If part of the abdominal aorta stretches and bulges outward, doctors refer to this as an abdominal aortic aneurysm. It occurs more frequently in men than women. In most cases, an abdominal aortic aneurysm doesn’t cause any serious problems. If it ruptures, however, this is an emergency that must be treated immediately.
At a glance
- If part of the aorta in the abdomen (tummy) stretches and bulges out, this is known as an abdominal aortic aneurysm.
- It usually doesn’t cause any symptoms and remains unnoticed.
- If the abdominal aortic aneurysm ruptures (breaks open), this is a life-threatening emergency.
- The size of the aneurysm and other risk factors indicate how likely a rupture is.
- About 2% of all men between the ages of 65 and 75 have an abdominal aortic aneurysm. Women are much less likely to have one.
- Men over the age of 65 can avail of screening for abdominal aortic aneurysms as part of their health check-up.
Note: The information in this article cannot and should not replace a medical consultation and must not be used for self-diagnosis or treatment.
What is an abdominal aortic aneurysm?
The term abdominal aortic aneurysm describes an abnormal enlargement of part of the abdominal aorta.
The aorta is the artery that carries oxygen-rich blood from the heart to the rest of the body. The part of the aorta that runs through the abdomen is called the abdominal aorta. It usually has a diameter of about 2 cm. If one part of the abdominal aorta becomes enlarged and bulges outward to a diameter of more than 3 cm, this is known as an abdominal aortic aneurysm.
An abdominal aortic aneurysm typically doesn’t cause any symptoms and most aneurysms are harmless. But there is a risk of the aorta suddenly rupturing (breaking open) if an aneurysm keeps on expanding. That is an emergency situation and life-threatening.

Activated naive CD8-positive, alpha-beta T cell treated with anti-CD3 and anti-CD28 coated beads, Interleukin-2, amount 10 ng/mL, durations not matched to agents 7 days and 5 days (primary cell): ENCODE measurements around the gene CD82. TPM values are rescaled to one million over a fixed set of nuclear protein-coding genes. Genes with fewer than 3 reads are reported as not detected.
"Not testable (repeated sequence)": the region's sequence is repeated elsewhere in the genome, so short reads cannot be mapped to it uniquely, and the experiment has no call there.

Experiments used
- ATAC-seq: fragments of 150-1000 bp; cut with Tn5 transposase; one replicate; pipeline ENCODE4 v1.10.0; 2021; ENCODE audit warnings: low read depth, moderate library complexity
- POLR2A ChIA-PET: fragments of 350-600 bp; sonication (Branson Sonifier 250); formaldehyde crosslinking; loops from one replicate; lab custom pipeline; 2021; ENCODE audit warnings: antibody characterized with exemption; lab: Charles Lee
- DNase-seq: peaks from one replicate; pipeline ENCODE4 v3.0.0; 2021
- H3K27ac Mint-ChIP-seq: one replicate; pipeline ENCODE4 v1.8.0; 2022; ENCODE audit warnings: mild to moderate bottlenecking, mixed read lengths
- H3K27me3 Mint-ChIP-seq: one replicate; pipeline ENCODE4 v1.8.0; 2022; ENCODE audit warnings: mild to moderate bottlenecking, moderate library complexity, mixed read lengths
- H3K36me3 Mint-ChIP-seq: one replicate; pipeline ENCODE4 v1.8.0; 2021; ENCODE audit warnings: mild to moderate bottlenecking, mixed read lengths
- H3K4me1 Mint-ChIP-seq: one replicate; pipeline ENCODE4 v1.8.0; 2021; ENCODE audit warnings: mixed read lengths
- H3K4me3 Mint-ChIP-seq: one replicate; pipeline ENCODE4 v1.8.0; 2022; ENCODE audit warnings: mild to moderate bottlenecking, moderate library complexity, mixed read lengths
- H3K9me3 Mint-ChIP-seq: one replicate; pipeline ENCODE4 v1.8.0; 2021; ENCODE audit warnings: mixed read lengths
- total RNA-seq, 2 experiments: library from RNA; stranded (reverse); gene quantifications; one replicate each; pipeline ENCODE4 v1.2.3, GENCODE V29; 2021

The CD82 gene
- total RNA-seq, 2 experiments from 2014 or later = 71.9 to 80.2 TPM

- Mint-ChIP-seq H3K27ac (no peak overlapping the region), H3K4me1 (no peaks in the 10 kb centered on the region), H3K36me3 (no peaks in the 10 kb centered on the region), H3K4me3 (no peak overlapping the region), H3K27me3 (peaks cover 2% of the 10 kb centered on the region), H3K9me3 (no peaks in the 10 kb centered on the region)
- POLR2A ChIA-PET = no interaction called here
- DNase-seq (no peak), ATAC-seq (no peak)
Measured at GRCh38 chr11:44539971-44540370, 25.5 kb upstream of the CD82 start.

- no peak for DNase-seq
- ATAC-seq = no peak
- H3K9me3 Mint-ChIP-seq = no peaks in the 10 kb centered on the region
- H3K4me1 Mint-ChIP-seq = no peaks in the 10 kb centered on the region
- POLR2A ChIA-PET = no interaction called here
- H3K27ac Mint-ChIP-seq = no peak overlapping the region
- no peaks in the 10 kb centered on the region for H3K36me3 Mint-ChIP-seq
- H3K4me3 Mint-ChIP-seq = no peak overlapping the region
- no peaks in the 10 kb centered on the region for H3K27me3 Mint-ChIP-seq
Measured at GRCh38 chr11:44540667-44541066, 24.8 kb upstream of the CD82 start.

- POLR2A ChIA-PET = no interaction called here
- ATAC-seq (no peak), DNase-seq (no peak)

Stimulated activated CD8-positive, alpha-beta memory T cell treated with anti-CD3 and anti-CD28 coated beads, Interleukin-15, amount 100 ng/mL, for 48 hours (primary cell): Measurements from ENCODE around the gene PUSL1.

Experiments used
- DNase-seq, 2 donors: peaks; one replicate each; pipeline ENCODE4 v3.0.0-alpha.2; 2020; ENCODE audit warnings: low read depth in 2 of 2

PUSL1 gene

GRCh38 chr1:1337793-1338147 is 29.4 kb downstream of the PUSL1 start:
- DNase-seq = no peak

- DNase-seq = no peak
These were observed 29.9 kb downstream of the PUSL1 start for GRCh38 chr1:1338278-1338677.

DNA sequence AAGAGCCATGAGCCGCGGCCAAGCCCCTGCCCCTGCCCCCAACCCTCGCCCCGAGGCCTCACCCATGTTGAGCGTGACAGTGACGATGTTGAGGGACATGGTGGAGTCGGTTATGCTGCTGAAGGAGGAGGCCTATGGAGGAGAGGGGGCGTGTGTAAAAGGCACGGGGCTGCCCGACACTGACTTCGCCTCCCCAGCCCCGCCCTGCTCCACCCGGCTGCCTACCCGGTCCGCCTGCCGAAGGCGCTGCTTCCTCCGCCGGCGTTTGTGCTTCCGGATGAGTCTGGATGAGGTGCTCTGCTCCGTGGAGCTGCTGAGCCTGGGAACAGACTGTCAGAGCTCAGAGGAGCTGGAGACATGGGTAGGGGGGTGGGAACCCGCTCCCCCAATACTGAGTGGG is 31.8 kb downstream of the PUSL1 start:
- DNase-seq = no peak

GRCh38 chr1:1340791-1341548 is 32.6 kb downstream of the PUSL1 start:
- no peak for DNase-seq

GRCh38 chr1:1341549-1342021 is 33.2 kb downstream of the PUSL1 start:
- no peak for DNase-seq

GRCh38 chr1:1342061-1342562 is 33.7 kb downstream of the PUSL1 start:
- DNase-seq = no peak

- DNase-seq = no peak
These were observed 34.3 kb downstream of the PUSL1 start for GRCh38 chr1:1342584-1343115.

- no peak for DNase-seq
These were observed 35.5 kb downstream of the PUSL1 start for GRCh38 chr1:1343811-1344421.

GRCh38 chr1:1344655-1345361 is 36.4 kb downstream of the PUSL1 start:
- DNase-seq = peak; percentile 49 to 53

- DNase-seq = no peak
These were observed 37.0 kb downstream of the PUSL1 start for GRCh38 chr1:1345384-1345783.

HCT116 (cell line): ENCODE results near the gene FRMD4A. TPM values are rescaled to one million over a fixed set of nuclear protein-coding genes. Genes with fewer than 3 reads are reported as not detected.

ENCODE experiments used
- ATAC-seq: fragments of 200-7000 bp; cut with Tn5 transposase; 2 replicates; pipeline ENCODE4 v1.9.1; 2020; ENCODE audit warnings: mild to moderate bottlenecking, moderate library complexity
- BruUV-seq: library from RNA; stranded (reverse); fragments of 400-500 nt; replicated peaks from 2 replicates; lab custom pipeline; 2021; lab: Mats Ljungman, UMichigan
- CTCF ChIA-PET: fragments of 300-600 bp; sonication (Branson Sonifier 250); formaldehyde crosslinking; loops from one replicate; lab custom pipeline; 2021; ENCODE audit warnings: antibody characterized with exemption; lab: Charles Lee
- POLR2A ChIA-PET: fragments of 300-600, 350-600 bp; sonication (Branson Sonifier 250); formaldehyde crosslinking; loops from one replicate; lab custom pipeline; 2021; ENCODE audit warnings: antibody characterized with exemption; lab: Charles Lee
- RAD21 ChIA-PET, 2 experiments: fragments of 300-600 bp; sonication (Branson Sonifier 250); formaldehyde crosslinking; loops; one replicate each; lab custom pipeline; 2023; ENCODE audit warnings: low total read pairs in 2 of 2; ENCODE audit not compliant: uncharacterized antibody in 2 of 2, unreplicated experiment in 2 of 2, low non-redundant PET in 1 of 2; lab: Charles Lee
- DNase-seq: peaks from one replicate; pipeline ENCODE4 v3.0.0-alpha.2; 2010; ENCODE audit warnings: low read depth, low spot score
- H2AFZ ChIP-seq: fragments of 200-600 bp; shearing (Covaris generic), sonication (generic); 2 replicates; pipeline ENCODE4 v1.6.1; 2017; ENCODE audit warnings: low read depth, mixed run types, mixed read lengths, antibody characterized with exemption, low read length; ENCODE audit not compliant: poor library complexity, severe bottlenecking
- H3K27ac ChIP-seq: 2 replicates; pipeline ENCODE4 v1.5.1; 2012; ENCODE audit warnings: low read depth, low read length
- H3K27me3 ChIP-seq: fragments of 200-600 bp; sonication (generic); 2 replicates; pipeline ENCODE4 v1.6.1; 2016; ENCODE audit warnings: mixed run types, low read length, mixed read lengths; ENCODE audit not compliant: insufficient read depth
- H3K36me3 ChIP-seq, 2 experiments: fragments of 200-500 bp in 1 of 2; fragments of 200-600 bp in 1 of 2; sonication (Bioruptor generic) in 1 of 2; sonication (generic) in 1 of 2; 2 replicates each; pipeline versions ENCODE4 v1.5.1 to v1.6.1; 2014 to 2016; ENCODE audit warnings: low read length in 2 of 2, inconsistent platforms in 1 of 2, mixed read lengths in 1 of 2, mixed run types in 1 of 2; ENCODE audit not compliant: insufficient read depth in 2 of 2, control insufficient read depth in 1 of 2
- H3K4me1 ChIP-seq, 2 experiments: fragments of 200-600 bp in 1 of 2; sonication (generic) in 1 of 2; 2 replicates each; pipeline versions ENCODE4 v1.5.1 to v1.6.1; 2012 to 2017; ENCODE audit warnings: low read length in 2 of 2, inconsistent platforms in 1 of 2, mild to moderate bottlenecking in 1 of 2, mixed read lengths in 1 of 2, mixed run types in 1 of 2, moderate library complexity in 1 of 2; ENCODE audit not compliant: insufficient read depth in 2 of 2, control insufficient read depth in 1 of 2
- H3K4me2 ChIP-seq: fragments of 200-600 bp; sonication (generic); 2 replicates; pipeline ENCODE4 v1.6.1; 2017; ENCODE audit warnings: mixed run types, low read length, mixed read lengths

What are the symptoms of an abdominal aortic aneurysm?
Abdominal aortic aneurysms seldom cause any symptoms and often go unnoticed.
Larger aneurysms of the abdominal aorta may cause symptoms such as back ache, abdominal pain or pain in the sides of the body.
If the abdominal aorta ruptures, it causes sudden back pain that radiates to the sides or groin. In the event of a rupture, a large amount of blood is lost, which may cause dizziness, loss of consciousness and, eventually, circulatory collapse.
What causes an abdominal aortic aneurysm?
An abdominal aortic aneurysm may arise if the vessel wall becomes less elastic, for example, as a normal part of aging or if there is too much pressure on the blood vessel, for instance due to high blood pressure. Smoking also increases the risk of developing an abdominal aortic aneurysm.
If one part of the vessel wall starts bulging, it tends to continue to expand, and the aneurysm grows larger over time.
What factors increase the risk of developing an abdominal aortic aneurysm?
Several factors increase the risk of an abdominal aortic aneurysm. These are listed below:
- Age: the risk increases with age. Most people who have an abdominal aortic aneurysm are over 65 years old.
- Smoking: smoking is the most important risk factor over which a person has control.
- High blood pressure or coronary heart disease: these also increase the risk of an abdominal aortic aneurysm.
- Blood lipids: high levels of blood lipids (blood fats) increase the likelihood of an aneurysm developing.
- Genetic predisposition: people who have fair skin or who have close relatives who have had an abdominal aortic aneurysm are at greater risk.
Sex also plays a role, with abdominal aortic aneurysms predominantly affecting men.
How often does an abdominal aortic aneurysm occur?
About 2 percent of all men between the ages of 65 and 75 have an abdominal aortic aneurysm.
Prevalence increases with age. Women are much less likely to have an abdominal aortic aneurysm.
How does an abdominal aortic aneurysm develop?
In most cases, an abdominal aortic aneurysm causes no symptoms and remains harmless. If it widens, this usually only happens at a slow rate.
Only some aneurysms become so large that there is an increased risk of the aorta suddenly rupturing. If the aorta ruptures, a large amount of blood leaks into the abdominal cavity – which is a life-threatening emergency.
The risk of an aneurysm rupturing is higher if the aneurysm is growing rapidly or if it is at least 5.5 cm in diameter. It is roughly estimated that abdominal aortic aneurysms with a diameter of more than 5.5 cm will rupture within one year in about 3 to 6 percent of men.